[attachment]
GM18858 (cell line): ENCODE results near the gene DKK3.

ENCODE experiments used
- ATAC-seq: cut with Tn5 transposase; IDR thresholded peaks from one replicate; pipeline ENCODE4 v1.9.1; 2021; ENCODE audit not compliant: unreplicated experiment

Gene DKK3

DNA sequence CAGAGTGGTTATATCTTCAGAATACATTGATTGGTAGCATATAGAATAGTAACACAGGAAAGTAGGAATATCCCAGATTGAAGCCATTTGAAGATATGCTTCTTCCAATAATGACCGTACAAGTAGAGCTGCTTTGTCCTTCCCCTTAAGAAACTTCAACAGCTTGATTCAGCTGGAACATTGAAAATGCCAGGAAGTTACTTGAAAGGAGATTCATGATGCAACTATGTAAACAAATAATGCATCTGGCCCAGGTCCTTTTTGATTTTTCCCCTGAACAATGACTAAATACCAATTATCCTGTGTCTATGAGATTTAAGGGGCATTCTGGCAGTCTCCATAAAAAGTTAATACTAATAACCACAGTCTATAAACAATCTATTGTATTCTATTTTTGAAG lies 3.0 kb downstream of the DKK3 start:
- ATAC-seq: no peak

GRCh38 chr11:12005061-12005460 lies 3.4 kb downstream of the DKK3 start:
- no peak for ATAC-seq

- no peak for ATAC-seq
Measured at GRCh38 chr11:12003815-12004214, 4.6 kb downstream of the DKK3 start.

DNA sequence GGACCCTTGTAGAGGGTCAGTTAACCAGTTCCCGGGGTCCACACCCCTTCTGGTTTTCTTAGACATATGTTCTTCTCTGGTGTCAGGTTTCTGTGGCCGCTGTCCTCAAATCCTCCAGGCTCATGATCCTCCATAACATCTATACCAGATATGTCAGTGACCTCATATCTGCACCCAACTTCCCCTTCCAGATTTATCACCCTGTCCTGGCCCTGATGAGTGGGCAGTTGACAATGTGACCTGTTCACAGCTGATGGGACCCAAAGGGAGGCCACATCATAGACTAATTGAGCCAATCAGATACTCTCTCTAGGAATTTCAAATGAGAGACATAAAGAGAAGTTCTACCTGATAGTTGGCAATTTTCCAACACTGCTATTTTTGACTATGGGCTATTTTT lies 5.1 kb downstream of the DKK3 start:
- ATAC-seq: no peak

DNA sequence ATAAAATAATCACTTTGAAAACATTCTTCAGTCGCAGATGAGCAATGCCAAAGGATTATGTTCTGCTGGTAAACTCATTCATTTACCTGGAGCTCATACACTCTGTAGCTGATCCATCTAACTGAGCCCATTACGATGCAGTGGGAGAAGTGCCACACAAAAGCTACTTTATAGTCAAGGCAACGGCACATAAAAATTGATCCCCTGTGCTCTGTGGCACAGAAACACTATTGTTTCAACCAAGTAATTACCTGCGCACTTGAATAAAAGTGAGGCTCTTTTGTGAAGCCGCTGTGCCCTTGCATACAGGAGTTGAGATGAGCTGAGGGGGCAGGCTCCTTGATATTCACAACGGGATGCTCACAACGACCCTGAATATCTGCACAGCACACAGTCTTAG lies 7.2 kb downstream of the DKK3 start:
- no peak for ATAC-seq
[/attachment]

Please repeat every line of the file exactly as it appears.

GM18858 (cell line): ENCODE results near the gene DKK3.

ENCODE experiments used
- ATAC-seq: cut with Tn5 transposase; IDR thresholded peaks from one replicate; pipeline ENCODE4 v1.9.1; 2021; ENCODE audit not compliant: unreplicated experiment

Gene DKK3

DNA sequence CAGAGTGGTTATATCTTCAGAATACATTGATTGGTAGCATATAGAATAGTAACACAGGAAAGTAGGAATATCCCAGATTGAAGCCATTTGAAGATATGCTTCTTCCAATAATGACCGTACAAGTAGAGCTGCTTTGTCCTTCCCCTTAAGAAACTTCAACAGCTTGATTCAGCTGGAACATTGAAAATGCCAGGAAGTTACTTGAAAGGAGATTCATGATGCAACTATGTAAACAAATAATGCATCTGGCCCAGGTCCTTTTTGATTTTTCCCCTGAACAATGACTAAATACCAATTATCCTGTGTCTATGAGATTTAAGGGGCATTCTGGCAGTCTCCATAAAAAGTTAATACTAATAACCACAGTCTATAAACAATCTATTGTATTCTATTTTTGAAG lies 3.0 kb downstream of the DKK3 start:
- ATAC-seq: no peak

GRCh38 chr11:12005061-12005460 lies 3.4 kb downstream of the DKK3 start:
- no peak for ATAC-seq

- no peak for ATAC-seq
Measured at GRCh38 chr11:12003815-12004214, 4.6 kb downstream of the DKK3 start.

DNA sequence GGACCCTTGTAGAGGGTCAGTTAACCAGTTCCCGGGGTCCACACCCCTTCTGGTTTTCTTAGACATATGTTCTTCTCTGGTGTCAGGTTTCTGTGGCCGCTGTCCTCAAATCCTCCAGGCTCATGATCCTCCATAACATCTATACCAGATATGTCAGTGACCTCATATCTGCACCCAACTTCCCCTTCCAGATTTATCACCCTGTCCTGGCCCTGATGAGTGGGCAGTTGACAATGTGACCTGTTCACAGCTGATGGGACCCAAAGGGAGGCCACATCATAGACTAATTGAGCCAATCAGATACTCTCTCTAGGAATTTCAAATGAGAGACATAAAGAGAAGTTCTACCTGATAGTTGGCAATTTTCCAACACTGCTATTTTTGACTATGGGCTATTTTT lies 5.1 kb downstream of the DKK3 start:
- ATAC-seq: no peak

DNA sequence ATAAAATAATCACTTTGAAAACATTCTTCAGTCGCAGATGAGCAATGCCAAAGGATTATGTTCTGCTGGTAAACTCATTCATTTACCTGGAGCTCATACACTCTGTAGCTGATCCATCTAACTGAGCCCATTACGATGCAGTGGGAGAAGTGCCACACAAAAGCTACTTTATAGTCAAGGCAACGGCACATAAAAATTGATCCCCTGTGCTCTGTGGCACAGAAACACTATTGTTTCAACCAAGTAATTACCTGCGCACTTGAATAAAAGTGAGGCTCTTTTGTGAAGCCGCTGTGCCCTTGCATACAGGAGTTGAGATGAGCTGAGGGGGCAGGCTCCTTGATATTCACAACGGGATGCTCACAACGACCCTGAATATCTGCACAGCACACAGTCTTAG lies 7.2 kb downstream of the DKK3 start:
- no peak for ATAC-seq